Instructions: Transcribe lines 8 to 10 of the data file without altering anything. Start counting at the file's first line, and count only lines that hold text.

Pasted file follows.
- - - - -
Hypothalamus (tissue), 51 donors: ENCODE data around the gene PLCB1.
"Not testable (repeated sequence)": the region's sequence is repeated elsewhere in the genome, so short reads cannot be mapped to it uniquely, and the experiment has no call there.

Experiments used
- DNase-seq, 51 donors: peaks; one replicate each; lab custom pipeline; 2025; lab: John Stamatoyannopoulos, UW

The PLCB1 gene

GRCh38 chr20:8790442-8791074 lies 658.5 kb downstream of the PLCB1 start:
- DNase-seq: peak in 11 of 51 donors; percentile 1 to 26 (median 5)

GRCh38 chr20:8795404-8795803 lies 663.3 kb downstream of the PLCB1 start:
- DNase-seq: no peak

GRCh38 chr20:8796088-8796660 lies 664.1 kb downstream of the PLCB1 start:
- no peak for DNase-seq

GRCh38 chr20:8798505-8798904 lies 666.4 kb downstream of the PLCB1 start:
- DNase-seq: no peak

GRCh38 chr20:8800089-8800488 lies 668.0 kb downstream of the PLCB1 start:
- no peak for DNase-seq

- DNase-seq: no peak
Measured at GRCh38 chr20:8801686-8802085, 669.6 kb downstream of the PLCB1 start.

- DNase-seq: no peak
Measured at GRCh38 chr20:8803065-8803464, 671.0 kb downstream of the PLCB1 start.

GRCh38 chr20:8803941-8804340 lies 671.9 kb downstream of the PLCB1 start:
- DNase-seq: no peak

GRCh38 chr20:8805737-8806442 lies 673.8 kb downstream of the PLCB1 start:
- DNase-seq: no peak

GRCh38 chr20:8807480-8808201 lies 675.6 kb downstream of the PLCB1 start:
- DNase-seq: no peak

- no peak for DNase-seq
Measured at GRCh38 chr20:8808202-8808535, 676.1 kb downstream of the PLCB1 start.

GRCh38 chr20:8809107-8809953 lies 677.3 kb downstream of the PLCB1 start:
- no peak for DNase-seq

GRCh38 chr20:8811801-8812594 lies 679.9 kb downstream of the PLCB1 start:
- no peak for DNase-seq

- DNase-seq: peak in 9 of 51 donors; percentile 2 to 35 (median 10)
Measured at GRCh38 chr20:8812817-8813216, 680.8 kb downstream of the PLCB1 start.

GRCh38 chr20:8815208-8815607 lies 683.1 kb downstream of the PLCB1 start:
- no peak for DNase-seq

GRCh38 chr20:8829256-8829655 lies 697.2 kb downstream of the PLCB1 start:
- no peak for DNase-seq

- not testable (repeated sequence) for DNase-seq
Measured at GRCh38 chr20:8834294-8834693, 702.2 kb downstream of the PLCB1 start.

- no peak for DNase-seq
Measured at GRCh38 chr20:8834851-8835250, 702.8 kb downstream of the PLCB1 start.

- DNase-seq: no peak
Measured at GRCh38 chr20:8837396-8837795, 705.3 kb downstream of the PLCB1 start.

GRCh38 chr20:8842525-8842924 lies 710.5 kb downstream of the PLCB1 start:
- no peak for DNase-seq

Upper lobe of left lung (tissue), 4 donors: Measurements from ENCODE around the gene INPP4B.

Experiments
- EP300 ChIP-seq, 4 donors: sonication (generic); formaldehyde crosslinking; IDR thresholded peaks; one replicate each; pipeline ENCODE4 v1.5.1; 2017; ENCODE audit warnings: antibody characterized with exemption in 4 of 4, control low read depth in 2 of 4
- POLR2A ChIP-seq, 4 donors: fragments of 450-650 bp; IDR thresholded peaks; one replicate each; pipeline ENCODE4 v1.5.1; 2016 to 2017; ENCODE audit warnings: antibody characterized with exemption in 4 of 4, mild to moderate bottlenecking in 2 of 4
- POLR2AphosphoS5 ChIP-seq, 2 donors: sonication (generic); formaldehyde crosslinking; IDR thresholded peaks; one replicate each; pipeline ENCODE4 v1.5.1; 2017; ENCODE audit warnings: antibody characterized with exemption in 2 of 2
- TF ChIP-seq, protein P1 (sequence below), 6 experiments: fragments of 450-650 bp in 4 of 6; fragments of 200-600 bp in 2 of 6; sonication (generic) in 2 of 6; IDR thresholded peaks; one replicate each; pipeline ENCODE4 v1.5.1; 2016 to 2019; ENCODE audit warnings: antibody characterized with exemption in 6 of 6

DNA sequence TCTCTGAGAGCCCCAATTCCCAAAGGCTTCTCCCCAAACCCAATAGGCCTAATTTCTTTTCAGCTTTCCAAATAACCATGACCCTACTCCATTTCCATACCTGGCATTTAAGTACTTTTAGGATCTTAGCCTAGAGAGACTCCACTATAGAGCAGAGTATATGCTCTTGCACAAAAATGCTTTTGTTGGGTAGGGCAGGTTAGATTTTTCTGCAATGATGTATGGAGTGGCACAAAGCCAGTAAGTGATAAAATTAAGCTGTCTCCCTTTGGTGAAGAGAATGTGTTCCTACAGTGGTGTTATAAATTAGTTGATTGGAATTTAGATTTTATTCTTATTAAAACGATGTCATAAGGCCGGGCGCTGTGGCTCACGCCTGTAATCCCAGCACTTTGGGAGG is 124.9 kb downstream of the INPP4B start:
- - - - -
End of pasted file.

GRCh38 chr20:8795404-8795803 lies 663.3 kb downstream of the PLCB1 start:
- DNase-seq: no peak

GRCh38 chr20:8796088-8796660 lies 664.1 kb downstream of the PLCB1 start: